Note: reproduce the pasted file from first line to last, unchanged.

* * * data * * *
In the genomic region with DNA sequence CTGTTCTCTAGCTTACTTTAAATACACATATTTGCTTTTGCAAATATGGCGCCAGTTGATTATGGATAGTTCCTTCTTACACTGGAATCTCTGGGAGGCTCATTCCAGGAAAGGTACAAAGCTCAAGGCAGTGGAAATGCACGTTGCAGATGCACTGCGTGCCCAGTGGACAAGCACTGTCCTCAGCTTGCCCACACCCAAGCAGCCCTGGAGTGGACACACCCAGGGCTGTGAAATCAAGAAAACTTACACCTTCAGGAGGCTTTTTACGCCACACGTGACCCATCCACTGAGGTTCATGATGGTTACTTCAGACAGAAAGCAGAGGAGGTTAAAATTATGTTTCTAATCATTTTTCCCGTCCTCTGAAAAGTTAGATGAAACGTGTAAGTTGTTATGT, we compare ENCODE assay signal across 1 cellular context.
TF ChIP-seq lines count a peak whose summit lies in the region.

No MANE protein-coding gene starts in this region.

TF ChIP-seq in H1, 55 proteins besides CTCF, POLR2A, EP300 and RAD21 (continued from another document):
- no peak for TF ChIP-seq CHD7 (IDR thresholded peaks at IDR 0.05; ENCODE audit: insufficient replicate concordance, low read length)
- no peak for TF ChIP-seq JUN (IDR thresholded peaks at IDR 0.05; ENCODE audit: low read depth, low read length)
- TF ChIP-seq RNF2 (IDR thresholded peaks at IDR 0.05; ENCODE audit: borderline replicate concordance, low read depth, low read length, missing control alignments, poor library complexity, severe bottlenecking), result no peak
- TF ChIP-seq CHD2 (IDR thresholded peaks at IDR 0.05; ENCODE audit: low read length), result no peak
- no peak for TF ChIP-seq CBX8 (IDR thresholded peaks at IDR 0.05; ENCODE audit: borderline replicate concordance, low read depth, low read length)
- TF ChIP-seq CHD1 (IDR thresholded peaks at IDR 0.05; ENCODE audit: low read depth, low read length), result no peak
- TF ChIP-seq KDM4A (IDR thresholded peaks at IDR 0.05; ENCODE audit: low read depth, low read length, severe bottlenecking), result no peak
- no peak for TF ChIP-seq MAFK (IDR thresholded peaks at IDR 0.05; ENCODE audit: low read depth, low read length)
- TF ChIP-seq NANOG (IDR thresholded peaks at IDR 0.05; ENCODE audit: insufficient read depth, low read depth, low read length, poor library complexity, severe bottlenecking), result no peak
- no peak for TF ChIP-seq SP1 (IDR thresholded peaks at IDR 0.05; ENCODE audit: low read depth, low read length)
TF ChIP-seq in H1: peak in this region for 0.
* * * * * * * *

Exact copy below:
In the genomic region with DNA sequence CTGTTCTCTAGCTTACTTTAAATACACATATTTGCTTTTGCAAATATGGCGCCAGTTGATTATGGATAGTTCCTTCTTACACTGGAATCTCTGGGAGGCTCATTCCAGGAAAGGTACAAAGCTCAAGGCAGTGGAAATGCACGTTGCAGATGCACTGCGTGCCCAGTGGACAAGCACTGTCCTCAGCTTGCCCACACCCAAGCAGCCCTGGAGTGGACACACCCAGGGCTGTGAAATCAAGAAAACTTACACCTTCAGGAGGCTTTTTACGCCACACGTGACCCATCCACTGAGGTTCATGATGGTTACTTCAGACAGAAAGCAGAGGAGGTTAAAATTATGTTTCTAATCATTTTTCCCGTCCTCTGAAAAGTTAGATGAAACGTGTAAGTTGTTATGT, we compare ENCODE assay signal across 1 cellular context.
TF ChIP-seq lines count a peak whose summit lies in the region.

No MANE protein-coding gene starts in this region.

TF ChIP-seq in H1, 55 proteins besides CTCF, POLR2A, EP300 and RAD21 (continued from another document):
- no peak for TF ChIP-seq CHD7 (IDR thresholded peaks at IDR 0.05; ENCODE audit: insufficient replicate concordance, low read length)
- no peak for TF ChIP-seq JUN (IDR thresholded peaks at IDR 0.05; ENCODE audit: low read depth, low read length)
- TF ChIP-seq RNF2 (IDR thresholded peaks at IDR 0.05; ENCODE audit: borderline replicate concordance, low read depth, low read length, missing control alignments, poor library complexity, severe bottlenecking), result no peak
- TF ChIP-seq CHD2 (IDR thresholded peaks at IDR 0.05; ENCODE audit: low read length), result no peak
- no peak for TF ChIP-seq CBX8 (IDR thresholded peaks at IDR 0.05; ENCODE audit: borderline replicate concordance, low read depth, low read length)
- TF ChIP-seq CHD1 (IDR thresholded peaks at IDR 0.05; ENCODE audit: low read depth, low read length), result no peak
- TF ChIP-seq KDM4A (IDR thresholded peaks at IDR 0.05; ENCODE audit: low read depth, low read length, severe bottlenecking), result no peak
- no peak for TF ChIP-seq MAFK (IDR thresholded peaks at IDR 0.05; ENCODE audit: low read depth, low read length)
- TF ChIP-seq NANOG (IDR thresholded peaks at IDR 0.05; ENCODE audit: insufficient read depth, low read depth, low read length, poor library complexity, severe bottlenecking), result no peak
- no peak for TF ChIP-seq SP1 (IDR thresholded peaks at IDR 0.05; ENCODE audit: low read depth, low read length)
TF ChIP-seq in H1: peak in this region for 0.